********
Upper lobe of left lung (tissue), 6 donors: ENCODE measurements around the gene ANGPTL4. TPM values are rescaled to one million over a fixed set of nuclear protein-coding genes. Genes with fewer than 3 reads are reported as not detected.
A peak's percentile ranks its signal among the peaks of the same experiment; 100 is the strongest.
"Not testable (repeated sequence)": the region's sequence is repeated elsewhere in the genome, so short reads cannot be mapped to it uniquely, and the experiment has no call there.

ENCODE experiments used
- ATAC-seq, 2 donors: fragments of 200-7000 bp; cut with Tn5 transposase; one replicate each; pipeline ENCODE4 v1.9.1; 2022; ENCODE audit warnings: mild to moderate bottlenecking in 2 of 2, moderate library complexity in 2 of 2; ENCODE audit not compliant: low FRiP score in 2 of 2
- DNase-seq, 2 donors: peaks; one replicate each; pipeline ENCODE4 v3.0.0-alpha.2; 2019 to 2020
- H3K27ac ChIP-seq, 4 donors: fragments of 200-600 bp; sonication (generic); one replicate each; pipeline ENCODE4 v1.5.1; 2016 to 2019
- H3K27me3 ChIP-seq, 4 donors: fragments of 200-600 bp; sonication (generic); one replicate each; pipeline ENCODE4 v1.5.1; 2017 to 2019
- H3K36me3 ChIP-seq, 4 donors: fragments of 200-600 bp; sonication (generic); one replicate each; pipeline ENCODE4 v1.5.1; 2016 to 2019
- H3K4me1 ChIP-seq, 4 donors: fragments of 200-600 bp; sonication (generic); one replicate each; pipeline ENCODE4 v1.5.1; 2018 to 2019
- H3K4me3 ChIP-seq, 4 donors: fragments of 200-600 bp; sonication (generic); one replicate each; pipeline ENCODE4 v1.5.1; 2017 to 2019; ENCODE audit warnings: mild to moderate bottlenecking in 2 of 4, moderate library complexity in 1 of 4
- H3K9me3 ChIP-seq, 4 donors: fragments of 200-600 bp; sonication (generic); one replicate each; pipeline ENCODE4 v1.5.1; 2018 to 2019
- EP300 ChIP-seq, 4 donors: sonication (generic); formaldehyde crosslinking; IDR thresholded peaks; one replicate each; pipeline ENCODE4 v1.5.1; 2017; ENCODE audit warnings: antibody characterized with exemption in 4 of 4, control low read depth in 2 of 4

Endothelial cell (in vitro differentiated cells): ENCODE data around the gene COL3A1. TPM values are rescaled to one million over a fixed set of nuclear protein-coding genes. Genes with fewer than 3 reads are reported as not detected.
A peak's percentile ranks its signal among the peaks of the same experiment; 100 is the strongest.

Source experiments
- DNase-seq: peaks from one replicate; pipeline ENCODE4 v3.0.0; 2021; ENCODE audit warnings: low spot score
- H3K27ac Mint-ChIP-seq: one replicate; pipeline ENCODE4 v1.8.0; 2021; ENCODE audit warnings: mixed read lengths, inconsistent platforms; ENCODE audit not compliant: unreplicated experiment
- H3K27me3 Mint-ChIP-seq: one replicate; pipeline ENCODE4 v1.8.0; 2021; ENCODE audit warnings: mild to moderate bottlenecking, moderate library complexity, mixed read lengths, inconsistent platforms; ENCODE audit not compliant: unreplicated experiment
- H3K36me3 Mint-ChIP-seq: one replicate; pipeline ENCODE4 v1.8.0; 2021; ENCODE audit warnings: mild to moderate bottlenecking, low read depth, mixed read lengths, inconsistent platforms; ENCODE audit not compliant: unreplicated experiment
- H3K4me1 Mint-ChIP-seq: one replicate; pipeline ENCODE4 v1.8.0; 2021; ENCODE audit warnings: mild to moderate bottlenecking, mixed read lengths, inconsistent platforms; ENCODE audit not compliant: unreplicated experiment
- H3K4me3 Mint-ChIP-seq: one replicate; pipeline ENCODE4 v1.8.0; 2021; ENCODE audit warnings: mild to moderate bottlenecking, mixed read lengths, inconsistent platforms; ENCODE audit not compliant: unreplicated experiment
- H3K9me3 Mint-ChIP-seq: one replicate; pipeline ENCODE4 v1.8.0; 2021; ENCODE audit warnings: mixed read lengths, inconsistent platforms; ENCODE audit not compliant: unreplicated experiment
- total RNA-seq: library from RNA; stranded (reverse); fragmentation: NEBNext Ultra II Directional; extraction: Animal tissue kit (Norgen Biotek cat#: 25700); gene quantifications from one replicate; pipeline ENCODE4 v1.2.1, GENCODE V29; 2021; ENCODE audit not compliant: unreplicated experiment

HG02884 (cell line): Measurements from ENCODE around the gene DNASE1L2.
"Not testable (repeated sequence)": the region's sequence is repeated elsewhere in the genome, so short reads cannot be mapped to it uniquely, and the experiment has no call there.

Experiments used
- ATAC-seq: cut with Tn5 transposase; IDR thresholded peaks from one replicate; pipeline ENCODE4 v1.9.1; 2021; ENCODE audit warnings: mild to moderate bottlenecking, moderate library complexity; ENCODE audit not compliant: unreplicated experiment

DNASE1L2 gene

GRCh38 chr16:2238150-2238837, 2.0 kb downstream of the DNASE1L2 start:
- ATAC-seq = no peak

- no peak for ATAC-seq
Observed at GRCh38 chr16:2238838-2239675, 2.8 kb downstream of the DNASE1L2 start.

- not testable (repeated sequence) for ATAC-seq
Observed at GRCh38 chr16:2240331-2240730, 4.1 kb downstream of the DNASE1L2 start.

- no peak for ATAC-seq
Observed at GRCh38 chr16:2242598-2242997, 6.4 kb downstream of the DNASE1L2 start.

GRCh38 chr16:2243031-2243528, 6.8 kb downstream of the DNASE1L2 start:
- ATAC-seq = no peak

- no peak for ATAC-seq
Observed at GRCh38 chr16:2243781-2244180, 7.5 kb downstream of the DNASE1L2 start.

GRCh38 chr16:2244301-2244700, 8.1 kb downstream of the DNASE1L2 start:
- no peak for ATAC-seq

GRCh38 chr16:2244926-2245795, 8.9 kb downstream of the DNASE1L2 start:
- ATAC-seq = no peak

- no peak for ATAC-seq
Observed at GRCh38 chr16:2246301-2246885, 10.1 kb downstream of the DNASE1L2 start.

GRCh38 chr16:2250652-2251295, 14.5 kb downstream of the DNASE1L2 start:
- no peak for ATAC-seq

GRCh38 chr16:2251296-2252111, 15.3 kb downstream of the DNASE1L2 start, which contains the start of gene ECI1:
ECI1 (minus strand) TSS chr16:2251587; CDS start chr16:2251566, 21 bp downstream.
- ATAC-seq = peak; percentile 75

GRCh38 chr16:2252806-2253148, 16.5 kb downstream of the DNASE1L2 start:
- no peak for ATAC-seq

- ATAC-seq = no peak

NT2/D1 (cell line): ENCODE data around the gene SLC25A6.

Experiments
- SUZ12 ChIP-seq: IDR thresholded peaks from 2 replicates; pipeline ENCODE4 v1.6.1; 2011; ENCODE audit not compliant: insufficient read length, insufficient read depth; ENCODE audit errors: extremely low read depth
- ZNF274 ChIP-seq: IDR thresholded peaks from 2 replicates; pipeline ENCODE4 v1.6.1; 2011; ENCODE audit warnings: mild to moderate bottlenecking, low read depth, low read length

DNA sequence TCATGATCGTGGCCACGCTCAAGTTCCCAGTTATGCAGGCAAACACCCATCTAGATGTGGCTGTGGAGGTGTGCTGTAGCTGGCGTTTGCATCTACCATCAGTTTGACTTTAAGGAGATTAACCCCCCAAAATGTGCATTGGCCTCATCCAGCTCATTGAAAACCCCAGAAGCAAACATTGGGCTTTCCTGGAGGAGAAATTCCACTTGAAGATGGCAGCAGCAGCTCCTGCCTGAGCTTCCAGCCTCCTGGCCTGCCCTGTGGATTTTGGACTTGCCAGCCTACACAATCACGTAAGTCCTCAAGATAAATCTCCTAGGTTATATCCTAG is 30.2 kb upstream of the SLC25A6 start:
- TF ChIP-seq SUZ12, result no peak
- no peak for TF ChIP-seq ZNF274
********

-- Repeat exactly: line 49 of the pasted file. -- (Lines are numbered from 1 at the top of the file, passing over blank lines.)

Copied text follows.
- no peak for ATAC-seq